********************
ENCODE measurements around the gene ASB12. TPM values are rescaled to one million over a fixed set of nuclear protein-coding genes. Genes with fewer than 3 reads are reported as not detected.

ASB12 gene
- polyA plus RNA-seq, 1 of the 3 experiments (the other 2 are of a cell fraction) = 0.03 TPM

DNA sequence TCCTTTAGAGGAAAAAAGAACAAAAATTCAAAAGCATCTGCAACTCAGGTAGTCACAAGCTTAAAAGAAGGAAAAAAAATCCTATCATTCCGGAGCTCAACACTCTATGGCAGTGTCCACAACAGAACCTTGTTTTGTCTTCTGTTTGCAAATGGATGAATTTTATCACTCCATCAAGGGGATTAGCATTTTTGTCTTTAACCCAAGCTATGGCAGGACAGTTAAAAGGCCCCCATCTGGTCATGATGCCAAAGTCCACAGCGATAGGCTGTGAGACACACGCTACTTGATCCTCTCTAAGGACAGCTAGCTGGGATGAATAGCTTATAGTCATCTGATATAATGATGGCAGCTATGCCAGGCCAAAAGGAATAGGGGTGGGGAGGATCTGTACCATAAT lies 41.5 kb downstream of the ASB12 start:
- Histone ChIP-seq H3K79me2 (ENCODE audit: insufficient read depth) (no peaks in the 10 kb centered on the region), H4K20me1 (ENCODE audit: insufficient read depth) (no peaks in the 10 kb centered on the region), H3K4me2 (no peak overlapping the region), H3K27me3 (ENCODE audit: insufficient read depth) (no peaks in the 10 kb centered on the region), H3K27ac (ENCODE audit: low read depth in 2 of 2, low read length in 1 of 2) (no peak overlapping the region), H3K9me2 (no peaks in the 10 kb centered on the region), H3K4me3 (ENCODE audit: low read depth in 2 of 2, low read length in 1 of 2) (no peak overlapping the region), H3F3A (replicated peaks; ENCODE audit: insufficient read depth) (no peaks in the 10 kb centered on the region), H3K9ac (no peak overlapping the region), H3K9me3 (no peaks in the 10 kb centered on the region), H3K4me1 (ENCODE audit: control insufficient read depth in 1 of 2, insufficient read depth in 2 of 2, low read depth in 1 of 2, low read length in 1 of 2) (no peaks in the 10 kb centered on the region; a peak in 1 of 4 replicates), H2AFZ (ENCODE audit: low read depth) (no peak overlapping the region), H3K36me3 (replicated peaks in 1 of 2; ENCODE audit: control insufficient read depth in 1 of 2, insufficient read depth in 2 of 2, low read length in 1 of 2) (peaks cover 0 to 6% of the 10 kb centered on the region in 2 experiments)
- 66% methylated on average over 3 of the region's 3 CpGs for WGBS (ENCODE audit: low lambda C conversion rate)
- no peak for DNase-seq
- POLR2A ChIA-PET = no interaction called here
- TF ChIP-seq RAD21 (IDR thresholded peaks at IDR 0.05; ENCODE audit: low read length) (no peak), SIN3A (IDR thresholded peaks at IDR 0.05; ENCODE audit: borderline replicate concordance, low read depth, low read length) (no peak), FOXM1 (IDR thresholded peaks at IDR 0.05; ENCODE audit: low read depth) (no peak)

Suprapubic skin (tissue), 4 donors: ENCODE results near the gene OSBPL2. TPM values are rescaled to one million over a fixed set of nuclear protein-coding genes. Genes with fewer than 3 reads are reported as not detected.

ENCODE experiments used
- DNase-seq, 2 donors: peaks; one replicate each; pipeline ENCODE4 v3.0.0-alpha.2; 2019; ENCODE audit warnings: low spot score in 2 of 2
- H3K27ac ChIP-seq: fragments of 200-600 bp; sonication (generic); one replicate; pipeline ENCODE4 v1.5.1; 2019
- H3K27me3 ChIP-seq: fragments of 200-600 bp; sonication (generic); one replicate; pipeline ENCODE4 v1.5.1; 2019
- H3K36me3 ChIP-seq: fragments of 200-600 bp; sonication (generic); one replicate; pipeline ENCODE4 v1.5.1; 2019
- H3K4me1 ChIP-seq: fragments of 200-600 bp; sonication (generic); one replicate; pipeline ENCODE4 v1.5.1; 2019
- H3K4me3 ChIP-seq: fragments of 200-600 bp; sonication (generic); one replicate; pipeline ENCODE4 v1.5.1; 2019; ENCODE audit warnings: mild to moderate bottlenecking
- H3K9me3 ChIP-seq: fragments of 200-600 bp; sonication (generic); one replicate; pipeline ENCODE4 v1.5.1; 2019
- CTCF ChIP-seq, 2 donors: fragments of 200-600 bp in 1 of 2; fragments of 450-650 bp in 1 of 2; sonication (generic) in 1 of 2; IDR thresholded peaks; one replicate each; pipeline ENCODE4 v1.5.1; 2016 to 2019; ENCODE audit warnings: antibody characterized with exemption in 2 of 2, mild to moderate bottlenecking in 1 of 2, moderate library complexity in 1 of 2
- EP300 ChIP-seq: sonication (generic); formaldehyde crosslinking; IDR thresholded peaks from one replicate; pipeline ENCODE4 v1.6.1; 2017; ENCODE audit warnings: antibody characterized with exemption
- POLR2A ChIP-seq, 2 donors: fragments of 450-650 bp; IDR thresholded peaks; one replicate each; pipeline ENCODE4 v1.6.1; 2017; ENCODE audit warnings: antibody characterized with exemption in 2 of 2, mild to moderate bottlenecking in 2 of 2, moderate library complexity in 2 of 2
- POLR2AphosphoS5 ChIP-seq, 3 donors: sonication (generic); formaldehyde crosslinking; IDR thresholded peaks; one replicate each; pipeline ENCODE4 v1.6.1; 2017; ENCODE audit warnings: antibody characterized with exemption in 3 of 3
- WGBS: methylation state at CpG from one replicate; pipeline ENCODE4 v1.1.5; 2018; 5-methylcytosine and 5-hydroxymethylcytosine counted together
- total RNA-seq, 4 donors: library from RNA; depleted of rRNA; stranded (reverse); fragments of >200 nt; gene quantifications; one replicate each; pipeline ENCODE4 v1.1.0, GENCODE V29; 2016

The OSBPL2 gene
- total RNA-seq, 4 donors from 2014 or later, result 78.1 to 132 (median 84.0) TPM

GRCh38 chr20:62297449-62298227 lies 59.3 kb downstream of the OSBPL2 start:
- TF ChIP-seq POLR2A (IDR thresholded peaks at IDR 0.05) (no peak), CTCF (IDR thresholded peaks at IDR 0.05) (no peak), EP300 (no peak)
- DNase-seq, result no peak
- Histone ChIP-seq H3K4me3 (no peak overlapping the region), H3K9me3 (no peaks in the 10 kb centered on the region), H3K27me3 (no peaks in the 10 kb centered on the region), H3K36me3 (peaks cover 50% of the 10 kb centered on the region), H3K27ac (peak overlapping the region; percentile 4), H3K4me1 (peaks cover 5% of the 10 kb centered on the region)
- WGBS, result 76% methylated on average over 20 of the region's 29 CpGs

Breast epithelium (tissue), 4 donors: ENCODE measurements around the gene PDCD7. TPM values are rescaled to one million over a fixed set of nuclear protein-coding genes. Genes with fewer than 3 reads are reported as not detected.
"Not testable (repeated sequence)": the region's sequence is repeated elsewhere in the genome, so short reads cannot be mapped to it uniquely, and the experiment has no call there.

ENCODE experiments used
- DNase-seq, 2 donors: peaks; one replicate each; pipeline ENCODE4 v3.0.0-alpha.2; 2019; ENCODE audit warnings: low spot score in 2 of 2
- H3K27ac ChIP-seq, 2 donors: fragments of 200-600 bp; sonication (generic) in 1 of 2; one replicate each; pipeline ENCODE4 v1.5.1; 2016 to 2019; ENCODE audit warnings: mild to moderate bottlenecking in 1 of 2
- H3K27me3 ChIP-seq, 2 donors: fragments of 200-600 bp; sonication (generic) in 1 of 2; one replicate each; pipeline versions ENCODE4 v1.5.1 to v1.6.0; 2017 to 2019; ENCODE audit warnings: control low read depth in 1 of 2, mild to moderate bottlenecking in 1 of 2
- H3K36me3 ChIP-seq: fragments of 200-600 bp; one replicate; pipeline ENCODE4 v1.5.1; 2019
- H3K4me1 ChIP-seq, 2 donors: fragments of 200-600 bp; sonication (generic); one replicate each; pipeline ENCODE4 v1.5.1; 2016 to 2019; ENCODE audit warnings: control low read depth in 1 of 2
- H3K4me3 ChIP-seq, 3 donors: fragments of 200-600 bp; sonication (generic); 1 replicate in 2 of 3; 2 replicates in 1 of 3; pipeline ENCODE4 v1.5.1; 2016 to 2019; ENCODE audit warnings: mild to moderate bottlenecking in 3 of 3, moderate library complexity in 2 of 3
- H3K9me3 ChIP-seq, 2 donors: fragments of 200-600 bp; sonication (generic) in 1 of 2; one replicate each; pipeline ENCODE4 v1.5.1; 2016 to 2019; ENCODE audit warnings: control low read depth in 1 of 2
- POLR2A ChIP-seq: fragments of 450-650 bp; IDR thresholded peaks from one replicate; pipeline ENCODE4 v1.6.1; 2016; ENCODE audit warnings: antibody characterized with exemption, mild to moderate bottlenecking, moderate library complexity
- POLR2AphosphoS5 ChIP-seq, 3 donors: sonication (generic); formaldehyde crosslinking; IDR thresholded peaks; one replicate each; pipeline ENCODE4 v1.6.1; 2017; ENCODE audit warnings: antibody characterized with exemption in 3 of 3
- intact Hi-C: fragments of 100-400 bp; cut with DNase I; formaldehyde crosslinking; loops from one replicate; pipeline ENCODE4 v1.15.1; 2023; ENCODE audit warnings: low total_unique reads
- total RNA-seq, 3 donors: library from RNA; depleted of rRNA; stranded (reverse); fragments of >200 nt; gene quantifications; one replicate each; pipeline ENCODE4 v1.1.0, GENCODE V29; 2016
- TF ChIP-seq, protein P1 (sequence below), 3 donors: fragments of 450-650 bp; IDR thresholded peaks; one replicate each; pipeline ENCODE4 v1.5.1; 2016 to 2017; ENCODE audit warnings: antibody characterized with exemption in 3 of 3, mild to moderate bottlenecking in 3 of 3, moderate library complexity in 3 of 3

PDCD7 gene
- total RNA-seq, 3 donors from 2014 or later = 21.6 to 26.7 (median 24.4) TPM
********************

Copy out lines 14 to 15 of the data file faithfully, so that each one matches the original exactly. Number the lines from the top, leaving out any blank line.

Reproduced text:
- H3K27me3 ChIP-seq: fragments of 200-600 bp; sonication (generic); one replicate; pipeline ENCODE4 v1.5.1; 2019
- H3K36me3 ChIP-seq: fragments of 200-600 bp; sonication (generic); one replicate; pipeline ENCODE4 v1.5.1; 2019